Tony Romo will always try to make a play
October, 7, 2011
By Bryan Broaddus | ESPNDallas.com
The minute Tony Romo stepped off the field against the Lions, you knew the questions were once again going to be asked of Jason Garrett after another crushing defeat to a team the Cowboys had a double-digit lead on in the fourth quarter.
No position takes more heat in a defeat or gets more praise when things go well than quarterback. It’s something that all quarterbacks understand, at all levels. It’s a position where you can play with brilliance for 58 minutes then wilt under the glare of blinding pressure in the final two minutes.
Mistakes are part of the game. Bad decisions are just as important as the good ones. Quarterbacks prepare all week to avoid mistakes, because their mistakes and decisions directly affect the outcome of the game, good or bad.
I know that Tony Romo understands this in thought, but there is something that we scouts saw in him many years ago coming out of Eastern Illinois. Romo is not a robot quarterback. You can’t program him to play. He plays on feel, determination and guts.
I remember the days before he was Tony Romo, starting quarterback for the Dallas Cowboys. He was the player who ran the offensive scout team against the first-team defense, trying to win every single play. There were plenty of days where I saw the crazy throws to practice squad receivers like he was throwing the ball to Michael Irvin or Drew Pearson while trying to lead a game-winning drive in the Super Bowl.
I remember when Romo called a quarterback sneak in a preseason game against the Raiders with no timeouts and little or no time on the clock. If he didn't score, the Cowboys would lose, and then he'd have to explain to Bill Parcells why he did what he did. Romo wasn’t thinking about having to deal with Parcells; he was thinking about how he was going to win that game. That Romo is the same one now trying to make a play to win the game.
You would be hard pressed to find any NFL scout who would be critical of Romo’s ability or skill as a quarterback, but you would find plenty who would tell you that he often makes too many critical decisions during a game that costs his team an opportunity to win. But in that same breath, those scouts will marvel at the guts it took to make that throw with a little window to work with.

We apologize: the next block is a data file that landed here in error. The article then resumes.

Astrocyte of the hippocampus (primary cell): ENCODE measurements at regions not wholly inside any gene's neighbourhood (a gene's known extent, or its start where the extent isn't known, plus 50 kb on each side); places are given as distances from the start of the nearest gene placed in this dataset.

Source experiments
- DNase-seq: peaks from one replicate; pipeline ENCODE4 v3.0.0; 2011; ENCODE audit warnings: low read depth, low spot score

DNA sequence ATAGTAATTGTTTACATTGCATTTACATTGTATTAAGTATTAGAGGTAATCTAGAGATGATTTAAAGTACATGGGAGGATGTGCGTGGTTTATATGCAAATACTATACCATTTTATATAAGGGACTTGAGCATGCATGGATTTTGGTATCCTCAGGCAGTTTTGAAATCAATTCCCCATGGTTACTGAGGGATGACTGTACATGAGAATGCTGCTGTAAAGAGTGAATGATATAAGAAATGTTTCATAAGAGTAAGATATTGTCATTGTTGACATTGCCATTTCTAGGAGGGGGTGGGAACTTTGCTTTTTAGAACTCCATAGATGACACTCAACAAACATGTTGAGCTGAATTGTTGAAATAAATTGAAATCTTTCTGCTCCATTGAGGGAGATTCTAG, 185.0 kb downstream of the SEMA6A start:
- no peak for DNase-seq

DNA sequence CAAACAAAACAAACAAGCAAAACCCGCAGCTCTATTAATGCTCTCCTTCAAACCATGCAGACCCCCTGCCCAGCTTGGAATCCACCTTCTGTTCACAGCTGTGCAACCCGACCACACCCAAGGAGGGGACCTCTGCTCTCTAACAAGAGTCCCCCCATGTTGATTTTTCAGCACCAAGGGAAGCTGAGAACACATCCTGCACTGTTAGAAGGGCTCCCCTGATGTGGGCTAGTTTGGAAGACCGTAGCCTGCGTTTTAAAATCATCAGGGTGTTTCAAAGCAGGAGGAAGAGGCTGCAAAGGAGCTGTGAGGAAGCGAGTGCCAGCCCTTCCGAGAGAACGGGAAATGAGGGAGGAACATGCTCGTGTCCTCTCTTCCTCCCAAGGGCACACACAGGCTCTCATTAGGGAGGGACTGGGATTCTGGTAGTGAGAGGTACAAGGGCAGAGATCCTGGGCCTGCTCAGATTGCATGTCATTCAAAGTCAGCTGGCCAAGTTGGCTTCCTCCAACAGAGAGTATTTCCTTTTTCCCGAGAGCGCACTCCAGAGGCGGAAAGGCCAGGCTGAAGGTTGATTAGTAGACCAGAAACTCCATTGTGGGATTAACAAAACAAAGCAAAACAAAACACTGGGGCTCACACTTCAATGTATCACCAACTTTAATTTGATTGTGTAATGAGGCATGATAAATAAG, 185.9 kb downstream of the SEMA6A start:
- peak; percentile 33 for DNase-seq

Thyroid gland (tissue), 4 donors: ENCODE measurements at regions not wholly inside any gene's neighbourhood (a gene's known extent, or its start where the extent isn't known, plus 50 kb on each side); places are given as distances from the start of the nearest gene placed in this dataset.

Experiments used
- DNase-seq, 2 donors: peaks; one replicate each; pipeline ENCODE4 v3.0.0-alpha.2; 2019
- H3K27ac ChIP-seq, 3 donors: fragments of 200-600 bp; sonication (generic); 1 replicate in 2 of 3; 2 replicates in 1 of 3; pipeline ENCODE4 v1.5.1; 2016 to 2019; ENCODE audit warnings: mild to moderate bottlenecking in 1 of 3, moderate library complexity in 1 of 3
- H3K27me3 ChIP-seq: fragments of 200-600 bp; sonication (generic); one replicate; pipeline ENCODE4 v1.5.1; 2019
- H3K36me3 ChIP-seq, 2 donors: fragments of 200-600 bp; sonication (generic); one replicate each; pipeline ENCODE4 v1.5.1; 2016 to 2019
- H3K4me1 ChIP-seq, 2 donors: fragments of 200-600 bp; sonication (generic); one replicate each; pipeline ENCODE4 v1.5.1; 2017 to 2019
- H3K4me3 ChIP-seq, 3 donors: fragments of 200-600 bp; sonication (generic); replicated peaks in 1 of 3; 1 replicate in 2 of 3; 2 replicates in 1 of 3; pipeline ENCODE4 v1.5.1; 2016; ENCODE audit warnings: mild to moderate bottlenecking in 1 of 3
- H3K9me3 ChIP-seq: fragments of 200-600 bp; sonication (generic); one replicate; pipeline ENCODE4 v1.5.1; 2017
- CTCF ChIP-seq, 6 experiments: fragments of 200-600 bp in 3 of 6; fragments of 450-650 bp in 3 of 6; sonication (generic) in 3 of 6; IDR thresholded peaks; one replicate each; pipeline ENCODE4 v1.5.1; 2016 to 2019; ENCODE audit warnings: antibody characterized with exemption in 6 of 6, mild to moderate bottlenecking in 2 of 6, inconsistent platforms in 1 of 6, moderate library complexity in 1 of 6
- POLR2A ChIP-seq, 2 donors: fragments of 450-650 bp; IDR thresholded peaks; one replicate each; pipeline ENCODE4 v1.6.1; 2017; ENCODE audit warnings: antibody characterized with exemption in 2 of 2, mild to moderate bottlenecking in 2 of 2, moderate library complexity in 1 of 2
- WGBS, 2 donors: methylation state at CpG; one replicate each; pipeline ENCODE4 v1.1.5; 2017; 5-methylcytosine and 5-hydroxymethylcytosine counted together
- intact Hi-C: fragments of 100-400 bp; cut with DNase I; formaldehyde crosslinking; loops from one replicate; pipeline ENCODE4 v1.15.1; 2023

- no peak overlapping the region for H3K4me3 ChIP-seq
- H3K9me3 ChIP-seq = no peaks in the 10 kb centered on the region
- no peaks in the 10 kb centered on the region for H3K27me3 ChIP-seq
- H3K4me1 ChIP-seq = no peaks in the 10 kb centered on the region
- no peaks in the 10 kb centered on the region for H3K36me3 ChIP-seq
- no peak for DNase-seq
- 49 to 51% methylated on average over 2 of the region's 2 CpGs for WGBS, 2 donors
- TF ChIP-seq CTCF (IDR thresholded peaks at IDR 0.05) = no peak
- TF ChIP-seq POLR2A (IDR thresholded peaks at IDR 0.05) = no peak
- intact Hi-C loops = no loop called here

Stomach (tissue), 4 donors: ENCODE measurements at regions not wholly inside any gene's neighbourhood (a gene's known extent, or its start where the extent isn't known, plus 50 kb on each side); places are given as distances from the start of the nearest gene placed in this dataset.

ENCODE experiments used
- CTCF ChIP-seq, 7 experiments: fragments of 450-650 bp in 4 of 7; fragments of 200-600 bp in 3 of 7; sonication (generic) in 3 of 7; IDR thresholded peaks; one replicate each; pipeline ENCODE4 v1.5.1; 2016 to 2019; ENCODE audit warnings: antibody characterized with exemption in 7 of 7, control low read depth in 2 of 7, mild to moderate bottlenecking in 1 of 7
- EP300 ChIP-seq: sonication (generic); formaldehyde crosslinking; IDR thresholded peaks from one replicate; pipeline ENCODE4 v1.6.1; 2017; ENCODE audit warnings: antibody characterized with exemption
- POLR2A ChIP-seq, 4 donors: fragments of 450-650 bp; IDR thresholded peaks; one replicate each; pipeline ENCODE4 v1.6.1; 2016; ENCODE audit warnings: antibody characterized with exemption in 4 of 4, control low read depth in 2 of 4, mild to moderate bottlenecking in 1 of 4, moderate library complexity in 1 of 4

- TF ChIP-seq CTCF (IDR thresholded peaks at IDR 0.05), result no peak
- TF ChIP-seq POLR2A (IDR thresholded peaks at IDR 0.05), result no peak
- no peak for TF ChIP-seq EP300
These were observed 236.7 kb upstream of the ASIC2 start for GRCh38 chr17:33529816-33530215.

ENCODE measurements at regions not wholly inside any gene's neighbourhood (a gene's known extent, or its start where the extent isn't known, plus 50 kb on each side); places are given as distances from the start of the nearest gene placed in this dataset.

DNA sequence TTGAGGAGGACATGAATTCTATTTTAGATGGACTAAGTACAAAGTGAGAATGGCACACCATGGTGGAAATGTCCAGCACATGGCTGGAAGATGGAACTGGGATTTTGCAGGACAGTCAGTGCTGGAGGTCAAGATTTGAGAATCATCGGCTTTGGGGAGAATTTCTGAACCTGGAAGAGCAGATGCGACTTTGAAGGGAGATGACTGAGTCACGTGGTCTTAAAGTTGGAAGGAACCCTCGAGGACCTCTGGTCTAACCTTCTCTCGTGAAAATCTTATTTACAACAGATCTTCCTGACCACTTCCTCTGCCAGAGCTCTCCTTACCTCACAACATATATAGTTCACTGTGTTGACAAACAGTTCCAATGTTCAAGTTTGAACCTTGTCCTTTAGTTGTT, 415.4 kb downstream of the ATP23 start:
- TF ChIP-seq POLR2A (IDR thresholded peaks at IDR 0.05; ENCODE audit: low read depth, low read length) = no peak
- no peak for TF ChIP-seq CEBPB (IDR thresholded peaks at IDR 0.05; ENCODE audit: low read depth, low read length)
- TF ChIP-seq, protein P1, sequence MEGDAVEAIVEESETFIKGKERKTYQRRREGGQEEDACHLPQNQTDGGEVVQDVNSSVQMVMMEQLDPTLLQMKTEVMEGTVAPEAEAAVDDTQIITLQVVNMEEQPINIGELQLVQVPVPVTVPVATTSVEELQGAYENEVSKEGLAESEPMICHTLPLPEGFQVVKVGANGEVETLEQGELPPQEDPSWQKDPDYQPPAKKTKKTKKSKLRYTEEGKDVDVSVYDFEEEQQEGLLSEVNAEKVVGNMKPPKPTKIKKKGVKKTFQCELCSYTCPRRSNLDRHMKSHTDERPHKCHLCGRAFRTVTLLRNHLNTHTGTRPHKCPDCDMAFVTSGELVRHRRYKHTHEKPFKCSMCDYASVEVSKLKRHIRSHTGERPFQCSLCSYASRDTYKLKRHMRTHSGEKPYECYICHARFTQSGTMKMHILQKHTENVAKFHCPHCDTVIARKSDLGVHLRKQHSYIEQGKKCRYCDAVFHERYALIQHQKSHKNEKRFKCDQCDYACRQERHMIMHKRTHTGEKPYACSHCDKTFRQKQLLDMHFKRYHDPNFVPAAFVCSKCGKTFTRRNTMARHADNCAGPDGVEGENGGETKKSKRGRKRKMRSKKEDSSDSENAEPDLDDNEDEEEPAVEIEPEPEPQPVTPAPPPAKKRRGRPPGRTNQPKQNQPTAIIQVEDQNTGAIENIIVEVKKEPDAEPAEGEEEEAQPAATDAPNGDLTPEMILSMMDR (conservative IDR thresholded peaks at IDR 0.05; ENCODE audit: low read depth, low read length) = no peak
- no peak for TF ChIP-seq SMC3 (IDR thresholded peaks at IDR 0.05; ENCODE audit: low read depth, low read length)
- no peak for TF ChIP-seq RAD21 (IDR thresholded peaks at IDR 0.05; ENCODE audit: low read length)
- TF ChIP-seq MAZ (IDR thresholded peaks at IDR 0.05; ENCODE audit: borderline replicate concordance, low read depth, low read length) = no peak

Garrett is in a tough situation. He can’t continue to allow Romo to make mistakes that cost his team victories, but he can’t suppress his ability to make throws like he did on third-and-21 in the Redskins game.
It’s a true balancing act with Romo. He isn’t a by-the-book quarterback. Like I said before, he plays the game on feel.
He has tremendous confidence that his teammates will make plays for him. He had confidence that Laurent Robinson was going to get inside on that slant. He saw Jason Witten one-on-one with an inside linebacker with separation running down the field with no safety help. He also had confidence that Doug Free wasn't going to allow Kyle Vanden Bosch inside on the rush and Kyle Kosier was going to hold Ndamukong Suh for the split second so he could set his feet and deliver the ball to Witten down the field.
By no means am I trying to make excuses for Romo's decisions. All I am trying to do is point out that this is something he has always done. To Romo it’s about making the play.
Sure, Garrett can sit down with Romo, go through the decisions and reads that he had in the game, correct what needs to be corrected and point out the successful plays. But next week, there will be another game and Romo will once again be there trying to rip the ball down the middle of the field or fit a slant to a receiver because it is what he does, and that's something Garrett can't change.